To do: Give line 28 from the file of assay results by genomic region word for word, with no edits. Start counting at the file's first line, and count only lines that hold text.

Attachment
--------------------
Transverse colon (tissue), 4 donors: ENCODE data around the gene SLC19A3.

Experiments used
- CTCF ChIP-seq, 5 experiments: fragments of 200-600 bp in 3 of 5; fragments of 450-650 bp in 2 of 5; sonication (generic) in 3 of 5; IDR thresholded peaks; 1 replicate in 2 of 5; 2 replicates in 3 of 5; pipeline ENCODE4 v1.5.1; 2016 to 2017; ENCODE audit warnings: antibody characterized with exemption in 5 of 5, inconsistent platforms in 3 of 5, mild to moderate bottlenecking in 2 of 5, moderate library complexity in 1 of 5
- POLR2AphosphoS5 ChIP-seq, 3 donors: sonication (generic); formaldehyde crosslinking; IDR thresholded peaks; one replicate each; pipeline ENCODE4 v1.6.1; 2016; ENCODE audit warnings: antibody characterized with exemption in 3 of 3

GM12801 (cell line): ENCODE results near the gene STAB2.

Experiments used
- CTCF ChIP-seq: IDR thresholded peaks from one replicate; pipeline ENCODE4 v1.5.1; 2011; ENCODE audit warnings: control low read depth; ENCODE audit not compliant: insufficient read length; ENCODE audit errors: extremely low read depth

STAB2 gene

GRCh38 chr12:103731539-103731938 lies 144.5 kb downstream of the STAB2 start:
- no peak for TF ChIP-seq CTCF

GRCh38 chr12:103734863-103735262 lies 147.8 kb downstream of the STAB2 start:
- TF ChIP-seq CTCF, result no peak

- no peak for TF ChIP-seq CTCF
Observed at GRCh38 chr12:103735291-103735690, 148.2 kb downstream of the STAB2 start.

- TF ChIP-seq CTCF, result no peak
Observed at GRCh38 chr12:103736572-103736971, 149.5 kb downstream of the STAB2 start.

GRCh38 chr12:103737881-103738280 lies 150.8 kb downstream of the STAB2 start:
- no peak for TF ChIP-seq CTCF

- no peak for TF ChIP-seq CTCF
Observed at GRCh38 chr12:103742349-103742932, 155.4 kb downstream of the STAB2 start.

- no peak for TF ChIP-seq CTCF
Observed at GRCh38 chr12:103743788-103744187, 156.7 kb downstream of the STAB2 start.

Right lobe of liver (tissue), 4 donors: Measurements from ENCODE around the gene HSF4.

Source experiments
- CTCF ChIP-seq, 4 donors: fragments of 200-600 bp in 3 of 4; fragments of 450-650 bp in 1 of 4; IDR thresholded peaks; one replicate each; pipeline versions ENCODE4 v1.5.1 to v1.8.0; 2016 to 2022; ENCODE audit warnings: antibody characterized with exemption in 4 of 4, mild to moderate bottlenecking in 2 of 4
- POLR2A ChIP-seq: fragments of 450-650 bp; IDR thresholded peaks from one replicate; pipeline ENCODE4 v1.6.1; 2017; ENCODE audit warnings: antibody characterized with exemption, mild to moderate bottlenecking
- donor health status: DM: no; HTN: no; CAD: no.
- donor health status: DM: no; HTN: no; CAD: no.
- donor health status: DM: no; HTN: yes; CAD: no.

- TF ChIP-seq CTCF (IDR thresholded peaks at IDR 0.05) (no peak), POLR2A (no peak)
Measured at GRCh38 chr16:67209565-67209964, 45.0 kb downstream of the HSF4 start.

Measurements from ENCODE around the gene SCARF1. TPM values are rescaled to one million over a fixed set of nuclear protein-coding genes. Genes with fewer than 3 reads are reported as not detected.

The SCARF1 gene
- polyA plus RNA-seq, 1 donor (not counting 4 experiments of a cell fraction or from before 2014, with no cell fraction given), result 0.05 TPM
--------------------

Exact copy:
- donor health status: DM: no; HTN: no; CAD: no.